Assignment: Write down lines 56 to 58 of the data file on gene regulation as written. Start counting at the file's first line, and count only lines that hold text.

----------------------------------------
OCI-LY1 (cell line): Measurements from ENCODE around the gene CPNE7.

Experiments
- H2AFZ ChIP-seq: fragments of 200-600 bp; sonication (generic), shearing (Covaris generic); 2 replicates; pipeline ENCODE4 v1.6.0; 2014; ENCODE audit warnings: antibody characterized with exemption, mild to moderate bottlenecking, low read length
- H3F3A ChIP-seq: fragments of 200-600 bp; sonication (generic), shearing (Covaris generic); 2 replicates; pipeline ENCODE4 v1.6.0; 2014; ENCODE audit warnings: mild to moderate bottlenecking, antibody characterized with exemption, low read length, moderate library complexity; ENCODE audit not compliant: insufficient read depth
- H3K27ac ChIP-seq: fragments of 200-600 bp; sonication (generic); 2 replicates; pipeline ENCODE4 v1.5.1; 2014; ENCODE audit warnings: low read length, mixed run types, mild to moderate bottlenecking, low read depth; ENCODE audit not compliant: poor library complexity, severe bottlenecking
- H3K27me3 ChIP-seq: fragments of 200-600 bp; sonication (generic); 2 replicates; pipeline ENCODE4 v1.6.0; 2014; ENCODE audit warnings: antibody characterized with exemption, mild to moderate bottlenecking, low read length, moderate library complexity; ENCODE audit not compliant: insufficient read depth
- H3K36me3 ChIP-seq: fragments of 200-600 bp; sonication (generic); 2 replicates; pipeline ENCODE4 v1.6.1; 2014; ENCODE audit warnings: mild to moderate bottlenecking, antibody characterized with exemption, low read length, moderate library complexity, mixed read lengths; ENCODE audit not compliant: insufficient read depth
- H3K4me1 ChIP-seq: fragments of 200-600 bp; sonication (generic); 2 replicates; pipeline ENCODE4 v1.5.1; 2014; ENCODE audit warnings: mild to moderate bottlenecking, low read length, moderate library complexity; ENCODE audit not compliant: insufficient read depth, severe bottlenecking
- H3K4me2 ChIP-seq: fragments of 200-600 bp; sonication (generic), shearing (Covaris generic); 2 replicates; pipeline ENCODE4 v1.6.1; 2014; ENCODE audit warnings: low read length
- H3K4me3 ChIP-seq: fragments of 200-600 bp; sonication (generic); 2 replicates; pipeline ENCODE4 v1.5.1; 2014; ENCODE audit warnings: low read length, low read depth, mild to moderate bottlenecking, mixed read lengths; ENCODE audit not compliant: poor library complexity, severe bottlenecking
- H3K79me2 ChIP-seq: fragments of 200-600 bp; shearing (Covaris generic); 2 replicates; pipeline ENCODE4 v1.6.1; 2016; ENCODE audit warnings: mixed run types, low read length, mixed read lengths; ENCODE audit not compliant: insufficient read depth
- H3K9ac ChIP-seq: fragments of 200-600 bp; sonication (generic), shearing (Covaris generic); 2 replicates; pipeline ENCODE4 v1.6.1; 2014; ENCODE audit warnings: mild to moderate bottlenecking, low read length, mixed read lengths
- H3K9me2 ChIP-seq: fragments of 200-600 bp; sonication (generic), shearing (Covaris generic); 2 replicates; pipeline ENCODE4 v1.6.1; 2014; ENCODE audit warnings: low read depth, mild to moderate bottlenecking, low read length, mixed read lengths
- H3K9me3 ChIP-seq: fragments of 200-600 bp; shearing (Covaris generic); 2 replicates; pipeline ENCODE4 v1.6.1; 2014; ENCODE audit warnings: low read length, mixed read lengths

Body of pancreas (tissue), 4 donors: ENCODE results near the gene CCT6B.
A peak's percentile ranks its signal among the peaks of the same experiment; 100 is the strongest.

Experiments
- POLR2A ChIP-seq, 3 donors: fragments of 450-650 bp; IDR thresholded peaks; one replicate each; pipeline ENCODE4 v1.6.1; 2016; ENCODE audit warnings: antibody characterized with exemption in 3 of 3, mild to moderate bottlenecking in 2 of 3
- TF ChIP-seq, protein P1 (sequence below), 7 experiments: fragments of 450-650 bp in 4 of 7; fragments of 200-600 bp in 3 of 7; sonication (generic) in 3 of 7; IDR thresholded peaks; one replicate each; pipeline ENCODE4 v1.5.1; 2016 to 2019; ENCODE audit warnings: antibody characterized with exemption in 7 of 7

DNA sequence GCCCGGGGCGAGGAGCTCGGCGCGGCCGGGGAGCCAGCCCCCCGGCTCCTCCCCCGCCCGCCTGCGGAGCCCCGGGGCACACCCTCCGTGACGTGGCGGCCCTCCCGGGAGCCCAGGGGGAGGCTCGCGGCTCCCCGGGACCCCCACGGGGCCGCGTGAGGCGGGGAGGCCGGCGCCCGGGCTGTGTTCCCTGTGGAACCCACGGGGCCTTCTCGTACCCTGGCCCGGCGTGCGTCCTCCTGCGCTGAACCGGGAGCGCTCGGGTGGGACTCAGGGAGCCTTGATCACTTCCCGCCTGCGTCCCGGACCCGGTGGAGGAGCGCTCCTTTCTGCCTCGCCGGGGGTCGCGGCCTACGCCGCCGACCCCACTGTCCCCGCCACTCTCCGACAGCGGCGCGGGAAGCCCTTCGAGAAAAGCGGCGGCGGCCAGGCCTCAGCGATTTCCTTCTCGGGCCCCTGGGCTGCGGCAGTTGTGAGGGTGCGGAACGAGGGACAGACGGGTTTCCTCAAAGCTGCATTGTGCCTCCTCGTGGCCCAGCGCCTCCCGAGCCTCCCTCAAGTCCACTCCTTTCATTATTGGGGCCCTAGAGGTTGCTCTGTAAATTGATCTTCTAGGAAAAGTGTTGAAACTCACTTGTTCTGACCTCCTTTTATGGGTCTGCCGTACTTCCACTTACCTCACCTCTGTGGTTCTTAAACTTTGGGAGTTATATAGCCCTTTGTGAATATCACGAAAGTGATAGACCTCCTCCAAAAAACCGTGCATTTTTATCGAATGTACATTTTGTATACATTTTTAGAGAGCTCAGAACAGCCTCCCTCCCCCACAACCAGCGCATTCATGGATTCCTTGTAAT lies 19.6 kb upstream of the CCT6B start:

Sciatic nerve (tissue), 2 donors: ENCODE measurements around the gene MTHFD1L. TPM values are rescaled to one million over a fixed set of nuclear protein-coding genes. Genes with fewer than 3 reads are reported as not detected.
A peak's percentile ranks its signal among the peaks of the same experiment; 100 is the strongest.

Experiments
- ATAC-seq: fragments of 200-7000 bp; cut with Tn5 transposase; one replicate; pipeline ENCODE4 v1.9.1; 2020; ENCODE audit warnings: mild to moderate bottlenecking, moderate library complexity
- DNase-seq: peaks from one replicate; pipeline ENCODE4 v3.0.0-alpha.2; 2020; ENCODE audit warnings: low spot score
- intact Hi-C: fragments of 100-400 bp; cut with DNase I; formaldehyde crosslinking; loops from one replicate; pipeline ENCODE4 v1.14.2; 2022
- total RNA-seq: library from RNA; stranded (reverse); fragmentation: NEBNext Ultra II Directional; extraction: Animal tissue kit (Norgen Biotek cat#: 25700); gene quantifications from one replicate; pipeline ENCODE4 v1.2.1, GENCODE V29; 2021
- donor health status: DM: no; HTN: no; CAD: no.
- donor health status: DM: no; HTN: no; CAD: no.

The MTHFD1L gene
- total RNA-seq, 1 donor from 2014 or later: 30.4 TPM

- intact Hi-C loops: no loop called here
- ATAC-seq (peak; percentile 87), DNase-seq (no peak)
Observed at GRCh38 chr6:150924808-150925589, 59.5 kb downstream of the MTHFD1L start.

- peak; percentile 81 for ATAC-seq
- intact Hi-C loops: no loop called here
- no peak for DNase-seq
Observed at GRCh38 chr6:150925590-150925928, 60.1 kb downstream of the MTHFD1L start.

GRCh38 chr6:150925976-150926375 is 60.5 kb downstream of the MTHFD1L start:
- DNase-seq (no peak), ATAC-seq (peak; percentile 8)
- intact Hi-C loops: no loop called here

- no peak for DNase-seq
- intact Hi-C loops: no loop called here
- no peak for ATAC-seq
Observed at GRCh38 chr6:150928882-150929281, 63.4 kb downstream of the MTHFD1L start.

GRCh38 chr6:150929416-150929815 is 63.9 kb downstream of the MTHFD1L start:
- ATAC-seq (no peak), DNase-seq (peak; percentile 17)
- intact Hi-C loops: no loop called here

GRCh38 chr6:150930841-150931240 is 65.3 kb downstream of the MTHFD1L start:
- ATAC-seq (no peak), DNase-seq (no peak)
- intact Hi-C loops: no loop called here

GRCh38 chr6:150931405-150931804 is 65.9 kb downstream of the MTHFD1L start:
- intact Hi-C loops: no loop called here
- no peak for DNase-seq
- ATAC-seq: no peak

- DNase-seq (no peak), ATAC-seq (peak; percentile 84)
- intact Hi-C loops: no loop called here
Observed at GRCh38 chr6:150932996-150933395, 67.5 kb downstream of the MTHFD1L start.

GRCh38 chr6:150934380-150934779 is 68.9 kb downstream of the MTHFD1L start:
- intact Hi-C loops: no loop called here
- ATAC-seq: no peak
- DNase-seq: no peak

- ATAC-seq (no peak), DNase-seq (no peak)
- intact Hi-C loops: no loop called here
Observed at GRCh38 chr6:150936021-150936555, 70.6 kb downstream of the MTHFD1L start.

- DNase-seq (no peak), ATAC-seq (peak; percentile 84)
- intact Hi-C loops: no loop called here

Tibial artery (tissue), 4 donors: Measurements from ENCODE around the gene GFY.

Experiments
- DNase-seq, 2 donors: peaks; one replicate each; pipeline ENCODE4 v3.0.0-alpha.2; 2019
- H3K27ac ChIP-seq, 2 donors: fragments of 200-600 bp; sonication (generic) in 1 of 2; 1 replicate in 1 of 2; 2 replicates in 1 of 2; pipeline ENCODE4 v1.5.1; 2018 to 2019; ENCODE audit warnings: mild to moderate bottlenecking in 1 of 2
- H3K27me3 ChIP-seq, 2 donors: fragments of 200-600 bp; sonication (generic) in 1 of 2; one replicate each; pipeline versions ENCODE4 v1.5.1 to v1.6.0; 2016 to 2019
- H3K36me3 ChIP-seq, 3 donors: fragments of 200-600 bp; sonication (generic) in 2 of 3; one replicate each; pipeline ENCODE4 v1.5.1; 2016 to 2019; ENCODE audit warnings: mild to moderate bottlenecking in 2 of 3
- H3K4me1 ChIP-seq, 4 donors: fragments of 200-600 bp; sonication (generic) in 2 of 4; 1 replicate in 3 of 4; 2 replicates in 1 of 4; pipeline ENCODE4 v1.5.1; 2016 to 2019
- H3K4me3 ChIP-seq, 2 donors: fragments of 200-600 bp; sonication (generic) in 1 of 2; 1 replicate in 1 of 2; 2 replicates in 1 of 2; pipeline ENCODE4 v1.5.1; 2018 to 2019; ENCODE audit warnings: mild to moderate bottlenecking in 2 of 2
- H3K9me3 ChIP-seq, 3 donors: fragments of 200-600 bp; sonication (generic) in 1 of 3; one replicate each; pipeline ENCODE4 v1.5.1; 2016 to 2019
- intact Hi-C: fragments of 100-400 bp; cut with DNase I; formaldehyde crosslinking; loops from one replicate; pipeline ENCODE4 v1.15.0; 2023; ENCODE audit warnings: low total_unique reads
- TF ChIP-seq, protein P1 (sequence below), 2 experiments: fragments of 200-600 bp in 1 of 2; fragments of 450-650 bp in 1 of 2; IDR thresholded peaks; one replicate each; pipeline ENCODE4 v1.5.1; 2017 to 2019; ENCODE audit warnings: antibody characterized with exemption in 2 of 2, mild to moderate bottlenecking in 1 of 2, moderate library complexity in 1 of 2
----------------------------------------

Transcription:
- DNase-seq (no peak), ATAC-seq (peak; percentile 84)
- intact Hi-C loops: no loop called here
Observed at GRCh38 chr6:150932996-150933395, 67.5 kb downstream of the MTHFD1L start.